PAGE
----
Once you have entered the Base Lodge, you can proceed to one of our lift ticket booths, located on the lower level of the lodge. The cashiers in the ticket booth will be happy to get you set up with exactly what you need. Rentals and lockers are also purchased at the same booth, and you also will receive specific instructions on where to go for all of your rental equipment, making the entire process as easy as possible!
Your Responsibility Code: Courtesy is essential at a busy ski area, and this responsibility code serves to familiarize you with some guidelines that should be followed at all times when on the slopes. Please observe the code to enhance your enjoyment on the slopes this winter.
- Always stay in control, and be able to stop or avoid other people or objects.
- People ahead of you have the right of way. It is your responsibility to avoid them.
- You must not stop where you obstruct a trail, or are not visible from above.
- Whenever starting downhill or merging into a trail, look uphill and yield to others.
- Always use retention devices to help prevent runaway equipment.
- Observe all posted signs and warnings. Keep off closed trails and out of closed areas.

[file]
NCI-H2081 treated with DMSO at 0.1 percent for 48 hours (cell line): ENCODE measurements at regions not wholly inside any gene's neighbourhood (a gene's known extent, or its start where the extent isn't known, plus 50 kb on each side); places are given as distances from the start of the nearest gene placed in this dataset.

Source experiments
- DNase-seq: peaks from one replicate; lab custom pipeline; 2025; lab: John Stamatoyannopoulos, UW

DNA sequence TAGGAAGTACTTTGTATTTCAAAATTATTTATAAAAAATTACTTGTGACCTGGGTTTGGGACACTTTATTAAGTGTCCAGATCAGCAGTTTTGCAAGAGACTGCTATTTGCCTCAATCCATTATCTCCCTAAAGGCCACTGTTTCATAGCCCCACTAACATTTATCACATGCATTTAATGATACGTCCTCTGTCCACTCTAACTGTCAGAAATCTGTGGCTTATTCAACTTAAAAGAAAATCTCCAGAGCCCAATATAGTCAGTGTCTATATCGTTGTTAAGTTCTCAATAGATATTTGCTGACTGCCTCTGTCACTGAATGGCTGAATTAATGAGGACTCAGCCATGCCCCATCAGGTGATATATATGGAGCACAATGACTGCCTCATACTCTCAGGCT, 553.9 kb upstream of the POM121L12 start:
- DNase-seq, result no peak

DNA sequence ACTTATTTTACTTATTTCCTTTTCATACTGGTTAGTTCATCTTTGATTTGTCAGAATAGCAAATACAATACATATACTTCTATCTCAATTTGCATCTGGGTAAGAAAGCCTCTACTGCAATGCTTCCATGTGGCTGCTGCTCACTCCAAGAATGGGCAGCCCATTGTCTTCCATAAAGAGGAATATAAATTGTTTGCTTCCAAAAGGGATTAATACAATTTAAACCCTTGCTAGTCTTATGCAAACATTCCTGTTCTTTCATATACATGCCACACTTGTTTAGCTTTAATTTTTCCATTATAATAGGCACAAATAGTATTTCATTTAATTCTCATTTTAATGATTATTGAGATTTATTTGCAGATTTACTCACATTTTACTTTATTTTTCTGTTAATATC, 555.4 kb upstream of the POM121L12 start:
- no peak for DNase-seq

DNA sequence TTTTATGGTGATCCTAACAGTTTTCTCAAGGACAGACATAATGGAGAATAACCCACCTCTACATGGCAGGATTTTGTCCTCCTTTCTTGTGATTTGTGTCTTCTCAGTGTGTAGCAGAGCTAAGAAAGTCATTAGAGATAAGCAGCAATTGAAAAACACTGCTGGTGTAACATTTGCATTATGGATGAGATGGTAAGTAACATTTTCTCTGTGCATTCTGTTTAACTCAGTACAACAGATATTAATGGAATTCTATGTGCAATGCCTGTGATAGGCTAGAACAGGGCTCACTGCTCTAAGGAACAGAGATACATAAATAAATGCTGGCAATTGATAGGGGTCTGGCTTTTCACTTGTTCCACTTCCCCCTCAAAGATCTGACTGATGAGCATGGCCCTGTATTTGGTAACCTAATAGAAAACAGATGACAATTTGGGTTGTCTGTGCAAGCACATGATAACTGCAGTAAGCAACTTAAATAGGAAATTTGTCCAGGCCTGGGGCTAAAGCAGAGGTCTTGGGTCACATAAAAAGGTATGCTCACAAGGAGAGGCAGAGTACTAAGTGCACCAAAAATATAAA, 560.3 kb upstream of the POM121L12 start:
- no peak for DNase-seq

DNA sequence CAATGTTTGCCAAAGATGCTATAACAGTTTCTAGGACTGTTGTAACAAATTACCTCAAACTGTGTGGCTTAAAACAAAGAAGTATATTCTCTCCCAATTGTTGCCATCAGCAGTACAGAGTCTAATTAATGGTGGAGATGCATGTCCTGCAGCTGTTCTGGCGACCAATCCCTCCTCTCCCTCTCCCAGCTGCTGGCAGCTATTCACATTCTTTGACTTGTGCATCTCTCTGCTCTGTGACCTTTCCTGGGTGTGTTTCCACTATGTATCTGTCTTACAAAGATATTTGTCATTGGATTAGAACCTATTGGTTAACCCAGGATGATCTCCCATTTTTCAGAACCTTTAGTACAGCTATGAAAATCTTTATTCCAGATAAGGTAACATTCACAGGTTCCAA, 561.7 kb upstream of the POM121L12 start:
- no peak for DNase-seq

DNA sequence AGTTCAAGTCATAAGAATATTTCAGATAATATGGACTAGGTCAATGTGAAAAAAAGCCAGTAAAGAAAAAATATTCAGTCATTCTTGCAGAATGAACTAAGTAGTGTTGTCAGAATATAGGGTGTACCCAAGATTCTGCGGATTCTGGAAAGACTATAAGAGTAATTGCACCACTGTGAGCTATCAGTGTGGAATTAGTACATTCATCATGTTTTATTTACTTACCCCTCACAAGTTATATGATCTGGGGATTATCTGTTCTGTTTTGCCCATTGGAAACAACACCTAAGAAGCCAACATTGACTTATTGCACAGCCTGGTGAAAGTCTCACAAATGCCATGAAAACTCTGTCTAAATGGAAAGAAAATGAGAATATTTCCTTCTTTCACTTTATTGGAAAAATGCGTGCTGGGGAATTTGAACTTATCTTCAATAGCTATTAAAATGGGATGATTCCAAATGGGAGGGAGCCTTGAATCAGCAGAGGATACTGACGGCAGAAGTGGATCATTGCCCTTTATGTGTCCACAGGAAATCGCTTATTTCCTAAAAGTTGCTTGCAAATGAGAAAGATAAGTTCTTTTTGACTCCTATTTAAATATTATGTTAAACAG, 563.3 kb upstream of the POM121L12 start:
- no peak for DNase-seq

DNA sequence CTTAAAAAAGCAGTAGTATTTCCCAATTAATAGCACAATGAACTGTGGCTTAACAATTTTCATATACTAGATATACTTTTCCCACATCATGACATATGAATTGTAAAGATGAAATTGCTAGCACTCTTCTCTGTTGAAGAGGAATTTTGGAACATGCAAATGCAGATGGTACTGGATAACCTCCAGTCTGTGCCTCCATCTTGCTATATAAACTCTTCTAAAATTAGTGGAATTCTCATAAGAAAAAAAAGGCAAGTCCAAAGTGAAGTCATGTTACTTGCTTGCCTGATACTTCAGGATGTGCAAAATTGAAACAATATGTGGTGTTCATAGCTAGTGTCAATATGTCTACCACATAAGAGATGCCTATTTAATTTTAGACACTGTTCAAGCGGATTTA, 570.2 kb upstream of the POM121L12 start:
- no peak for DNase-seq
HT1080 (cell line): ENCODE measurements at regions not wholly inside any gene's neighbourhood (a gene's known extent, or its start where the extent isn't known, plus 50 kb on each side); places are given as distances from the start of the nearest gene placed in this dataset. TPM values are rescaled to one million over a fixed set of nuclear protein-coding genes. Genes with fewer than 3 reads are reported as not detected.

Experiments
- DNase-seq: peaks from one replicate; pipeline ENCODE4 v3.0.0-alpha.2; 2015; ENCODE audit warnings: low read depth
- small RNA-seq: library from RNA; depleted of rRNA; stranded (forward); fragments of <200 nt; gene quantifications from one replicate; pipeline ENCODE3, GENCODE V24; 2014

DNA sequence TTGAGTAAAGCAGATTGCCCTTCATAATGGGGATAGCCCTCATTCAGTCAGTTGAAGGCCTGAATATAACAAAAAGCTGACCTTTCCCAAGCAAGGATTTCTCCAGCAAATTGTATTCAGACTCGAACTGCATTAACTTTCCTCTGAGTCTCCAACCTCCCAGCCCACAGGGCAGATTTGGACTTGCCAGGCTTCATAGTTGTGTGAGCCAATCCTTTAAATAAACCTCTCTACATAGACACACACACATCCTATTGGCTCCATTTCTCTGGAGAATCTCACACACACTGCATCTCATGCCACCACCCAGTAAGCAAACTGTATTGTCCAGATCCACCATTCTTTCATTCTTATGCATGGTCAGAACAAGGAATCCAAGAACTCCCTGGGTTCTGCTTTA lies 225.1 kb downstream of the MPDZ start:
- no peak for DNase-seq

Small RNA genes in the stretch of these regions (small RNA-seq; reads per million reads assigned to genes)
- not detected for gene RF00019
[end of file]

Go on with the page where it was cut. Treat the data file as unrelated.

- Prior to using any lift, you must have the knowledge and ability to load, ride and unload safely.
Other Tips to make your trip a safer and more enjoyable experience!
- Always check the weather and dress accordingly.
- It is important to ride within your own fitness level and pace yourself on the slopes.
- Clanking your skis or boards together while on the lift can result in an injury to someone below you.
- After loading any chairlift, be sure to lower your restraining bar.
- When you unload any lift, move away from the unloading zone quickly as you don’t want to be in the way of other riders unloading the lift.
- Snowball throwing is not permitted on or off the slopes.
The best way to learn to ski or ride is to take lessons! Professional instruction will accelerate your improvement. Allowing your friends to teach you is not a good idea. As good a skier as a friend may be, it is best to let them ski their favorite runs while you enroll in a lesson from a professional. More often than not when a friend is trying to teach, the newcomer is being taken on terrain that he or she is not quite ready for. Above all else, this is unsafe — both for yourself and for others around you.